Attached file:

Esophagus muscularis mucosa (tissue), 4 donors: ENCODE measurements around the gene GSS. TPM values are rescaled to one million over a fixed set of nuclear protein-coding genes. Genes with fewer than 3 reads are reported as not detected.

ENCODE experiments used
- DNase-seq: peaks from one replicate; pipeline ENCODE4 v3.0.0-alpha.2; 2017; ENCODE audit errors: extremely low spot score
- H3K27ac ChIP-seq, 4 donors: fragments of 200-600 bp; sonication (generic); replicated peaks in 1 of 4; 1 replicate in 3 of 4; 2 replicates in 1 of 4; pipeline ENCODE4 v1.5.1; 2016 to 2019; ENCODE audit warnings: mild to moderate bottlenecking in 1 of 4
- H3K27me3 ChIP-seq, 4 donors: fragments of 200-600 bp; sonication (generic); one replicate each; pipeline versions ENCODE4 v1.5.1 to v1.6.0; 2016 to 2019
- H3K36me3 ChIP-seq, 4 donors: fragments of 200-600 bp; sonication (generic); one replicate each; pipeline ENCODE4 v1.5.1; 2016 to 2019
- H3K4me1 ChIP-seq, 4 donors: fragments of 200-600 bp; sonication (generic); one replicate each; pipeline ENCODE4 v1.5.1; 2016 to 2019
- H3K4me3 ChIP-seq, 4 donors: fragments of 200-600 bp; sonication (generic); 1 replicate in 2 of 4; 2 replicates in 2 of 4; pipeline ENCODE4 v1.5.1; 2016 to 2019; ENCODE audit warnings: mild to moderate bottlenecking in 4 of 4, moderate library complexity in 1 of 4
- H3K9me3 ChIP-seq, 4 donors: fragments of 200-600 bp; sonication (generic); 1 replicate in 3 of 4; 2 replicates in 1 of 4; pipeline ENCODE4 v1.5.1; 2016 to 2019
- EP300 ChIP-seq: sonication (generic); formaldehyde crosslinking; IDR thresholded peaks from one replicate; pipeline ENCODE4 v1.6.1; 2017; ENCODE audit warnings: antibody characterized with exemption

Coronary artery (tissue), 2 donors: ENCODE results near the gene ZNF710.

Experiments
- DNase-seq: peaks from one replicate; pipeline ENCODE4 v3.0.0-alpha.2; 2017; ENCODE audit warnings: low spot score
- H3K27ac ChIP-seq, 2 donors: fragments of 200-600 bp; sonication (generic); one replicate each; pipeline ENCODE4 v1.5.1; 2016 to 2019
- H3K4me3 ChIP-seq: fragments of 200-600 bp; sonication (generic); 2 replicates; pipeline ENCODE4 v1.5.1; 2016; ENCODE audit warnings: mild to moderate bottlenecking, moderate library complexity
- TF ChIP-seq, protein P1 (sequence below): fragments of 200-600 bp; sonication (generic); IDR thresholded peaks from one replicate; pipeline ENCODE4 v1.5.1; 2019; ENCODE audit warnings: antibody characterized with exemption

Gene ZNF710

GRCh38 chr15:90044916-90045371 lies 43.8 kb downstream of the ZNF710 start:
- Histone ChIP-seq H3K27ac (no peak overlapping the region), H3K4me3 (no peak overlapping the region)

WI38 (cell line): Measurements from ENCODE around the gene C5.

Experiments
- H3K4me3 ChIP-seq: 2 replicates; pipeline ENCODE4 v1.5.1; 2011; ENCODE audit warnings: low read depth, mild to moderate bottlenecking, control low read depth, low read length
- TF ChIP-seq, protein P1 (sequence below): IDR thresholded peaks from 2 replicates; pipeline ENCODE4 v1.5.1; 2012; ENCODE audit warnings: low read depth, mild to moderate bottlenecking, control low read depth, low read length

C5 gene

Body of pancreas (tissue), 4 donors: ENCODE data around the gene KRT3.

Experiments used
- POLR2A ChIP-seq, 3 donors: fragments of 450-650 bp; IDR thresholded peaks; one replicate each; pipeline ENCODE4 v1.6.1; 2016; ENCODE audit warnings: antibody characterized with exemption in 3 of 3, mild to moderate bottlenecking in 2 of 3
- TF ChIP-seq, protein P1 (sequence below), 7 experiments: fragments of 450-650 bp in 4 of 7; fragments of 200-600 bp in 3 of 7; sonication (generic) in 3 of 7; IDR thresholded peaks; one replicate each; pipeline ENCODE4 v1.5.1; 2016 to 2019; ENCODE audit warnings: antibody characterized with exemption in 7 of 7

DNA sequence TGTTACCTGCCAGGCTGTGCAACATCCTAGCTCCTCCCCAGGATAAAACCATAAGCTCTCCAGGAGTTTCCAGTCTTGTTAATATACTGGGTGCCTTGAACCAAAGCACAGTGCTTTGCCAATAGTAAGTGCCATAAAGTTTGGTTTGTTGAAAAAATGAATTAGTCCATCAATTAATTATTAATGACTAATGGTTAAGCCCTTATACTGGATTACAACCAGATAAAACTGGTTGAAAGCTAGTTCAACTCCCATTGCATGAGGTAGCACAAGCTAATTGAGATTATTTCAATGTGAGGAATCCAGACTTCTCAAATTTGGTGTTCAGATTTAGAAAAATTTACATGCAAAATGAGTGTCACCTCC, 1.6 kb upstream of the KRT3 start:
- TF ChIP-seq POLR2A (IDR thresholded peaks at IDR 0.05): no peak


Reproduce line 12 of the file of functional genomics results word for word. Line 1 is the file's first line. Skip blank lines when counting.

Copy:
Experiments